The human rights situation in Balochistan remains worrisome as the paramilitary Frontier Corps (FC) forcibly disappeared 87 and executed 30 persons in 19 military operations in different parts of the province during March 2018.
On the brighter side, 71 previously disappeared persons were released during the same period. They included those disappeared in 2015 and 2016.
There has been a sharp escalation in human rights abuses in Balochistan lately since Pakistan’s armed forces initiated a brutal counterinsurgency operation to curb a separatist movement in the region.
The people killed in March include Mehr Ali Mayar, a resident of Awaran Balochistan, who migrated from his hometown and was living in Karachi, the capital city of Sindh, as an internally displaced person.
Sindh Rangers arrested Maher Ali on 14 November 2017. He remained disappeared till he was killed in a fake encounter on 13 March 2018 in Lyari Karachi along with three other Baloch youths.
The other three killed in the staged encounter include Amir Ali Bakhsh, his brother Umari Ali Bakhsh and a mentally ill person, Chakar Ali. The two brothers, Umair and Amir Ali Bakhsh, were abducted by Sindh Rangers on 2 August 2017.
Ghulam Qadir Dilshad and Akram Muhammad Issa died in the helicopter shelling during a military operation in Soler, district Washuk on March 24, while two mutilated bodies were recovered in March.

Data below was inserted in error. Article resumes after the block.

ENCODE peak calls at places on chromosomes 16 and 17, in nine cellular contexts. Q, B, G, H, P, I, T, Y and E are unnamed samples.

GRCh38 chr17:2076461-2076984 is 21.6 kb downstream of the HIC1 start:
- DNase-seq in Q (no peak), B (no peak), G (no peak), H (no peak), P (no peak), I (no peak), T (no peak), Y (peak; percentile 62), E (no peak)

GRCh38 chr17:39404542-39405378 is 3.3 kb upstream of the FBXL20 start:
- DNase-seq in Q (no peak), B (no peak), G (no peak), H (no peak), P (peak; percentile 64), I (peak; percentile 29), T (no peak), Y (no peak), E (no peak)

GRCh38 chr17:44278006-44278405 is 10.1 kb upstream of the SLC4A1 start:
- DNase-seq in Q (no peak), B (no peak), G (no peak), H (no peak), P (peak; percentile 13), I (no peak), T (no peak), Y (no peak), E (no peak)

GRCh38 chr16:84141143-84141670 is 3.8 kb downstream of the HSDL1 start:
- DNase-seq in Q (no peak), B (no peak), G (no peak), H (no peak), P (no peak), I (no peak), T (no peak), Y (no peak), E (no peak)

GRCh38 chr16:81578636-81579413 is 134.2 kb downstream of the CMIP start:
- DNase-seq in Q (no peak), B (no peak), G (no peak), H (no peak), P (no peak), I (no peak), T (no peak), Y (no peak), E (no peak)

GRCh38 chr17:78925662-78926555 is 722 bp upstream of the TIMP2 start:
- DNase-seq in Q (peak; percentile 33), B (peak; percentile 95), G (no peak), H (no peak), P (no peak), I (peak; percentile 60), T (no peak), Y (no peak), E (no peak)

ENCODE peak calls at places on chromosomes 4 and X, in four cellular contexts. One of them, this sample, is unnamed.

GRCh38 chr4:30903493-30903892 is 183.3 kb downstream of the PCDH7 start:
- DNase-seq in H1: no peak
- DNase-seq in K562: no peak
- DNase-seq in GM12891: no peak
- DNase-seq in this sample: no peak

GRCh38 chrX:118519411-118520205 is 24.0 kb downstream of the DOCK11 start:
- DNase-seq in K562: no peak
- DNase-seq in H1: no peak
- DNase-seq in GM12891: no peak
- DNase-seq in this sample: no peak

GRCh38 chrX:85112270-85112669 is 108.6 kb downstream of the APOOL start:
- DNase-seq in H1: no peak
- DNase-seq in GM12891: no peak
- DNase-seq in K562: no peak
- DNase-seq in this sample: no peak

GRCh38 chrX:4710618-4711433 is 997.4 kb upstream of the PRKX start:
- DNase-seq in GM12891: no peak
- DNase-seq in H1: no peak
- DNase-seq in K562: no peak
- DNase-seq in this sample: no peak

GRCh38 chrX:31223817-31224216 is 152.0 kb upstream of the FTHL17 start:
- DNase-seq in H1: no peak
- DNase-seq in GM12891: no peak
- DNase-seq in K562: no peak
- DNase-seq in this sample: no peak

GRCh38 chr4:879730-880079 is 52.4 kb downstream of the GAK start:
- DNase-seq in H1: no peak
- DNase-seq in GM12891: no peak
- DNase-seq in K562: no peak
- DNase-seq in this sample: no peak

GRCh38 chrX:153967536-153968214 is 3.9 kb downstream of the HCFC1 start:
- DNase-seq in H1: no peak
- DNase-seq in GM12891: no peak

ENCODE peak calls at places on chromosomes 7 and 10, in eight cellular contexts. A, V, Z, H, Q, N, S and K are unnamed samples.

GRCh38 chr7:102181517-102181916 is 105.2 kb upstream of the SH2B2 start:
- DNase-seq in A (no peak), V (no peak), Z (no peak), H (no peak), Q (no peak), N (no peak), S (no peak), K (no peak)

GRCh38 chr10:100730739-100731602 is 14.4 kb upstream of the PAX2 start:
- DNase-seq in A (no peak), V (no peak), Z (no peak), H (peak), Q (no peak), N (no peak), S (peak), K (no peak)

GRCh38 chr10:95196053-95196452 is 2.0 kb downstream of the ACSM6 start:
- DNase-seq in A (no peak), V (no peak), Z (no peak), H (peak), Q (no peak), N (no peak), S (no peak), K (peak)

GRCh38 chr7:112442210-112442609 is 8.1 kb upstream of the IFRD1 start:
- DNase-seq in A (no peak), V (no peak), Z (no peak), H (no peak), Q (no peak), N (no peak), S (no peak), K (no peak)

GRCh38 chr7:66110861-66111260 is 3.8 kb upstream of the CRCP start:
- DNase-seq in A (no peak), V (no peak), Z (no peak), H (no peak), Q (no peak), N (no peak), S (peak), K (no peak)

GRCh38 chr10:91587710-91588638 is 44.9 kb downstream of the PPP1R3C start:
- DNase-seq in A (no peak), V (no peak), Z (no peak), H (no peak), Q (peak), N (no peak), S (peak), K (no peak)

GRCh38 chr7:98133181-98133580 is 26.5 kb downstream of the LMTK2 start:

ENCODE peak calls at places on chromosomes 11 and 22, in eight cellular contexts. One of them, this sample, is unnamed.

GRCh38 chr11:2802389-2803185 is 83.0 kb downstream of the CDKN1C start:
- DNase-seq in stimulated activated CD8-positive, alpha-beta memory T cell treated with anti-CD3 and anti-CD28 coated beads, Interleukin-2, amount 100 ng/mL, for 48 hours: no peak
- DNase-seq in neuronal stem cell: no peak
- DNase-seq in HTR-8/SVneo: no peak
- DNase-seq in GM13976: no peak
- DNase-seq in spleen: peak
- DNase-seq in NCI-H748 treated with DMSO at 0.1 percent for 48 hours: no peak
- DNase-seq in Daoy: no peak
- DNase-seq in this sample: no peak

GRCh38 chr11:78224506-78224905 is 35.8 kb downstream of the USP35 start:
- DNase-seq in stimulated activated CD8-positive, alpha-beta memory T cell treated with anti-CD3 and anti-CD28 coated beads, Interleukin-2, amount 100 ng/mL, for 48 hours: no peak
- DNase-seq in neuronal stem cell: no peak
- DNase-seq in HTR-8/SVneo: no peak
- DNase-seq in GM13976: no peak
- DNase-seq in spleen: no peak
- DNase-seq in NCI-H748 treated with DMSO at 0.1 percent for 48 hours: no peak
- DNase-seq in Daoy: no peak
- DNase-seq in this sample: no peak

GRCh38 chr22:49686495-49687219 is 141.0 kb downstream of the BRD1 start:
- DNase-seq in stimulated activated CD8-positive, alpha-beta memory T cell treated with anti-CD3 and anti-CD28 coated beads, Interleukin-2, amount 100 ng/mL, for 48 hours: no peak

During operations in Hoshab and Kannichi areas of Kolwa, armed forces burned down several houses after looting valuables. They also set ablaze two Zikr Khana, place of worship of the Zikri community whose members usually come under attack by security forces and religious extremists in Balochistan.
The continuity of enforced disappearances and extrajudicial killings for the last many years show that security forces enjoy complete impunity in Balochistan. They can abduct, detain, torture and kill civilians without ever being made accountable for these crimes.
Although the media has been forced into silence, civil society and human rights organizations of Pakistan have been raising voices against these human rights violations.
However, to put an end to such abuses, it is important that the parliamentarians discuss the issue at the highest level. Pressure should keep coming on the armed forces from parliament, judiciary, media, human rights groups, the UN and other international human rights bodies.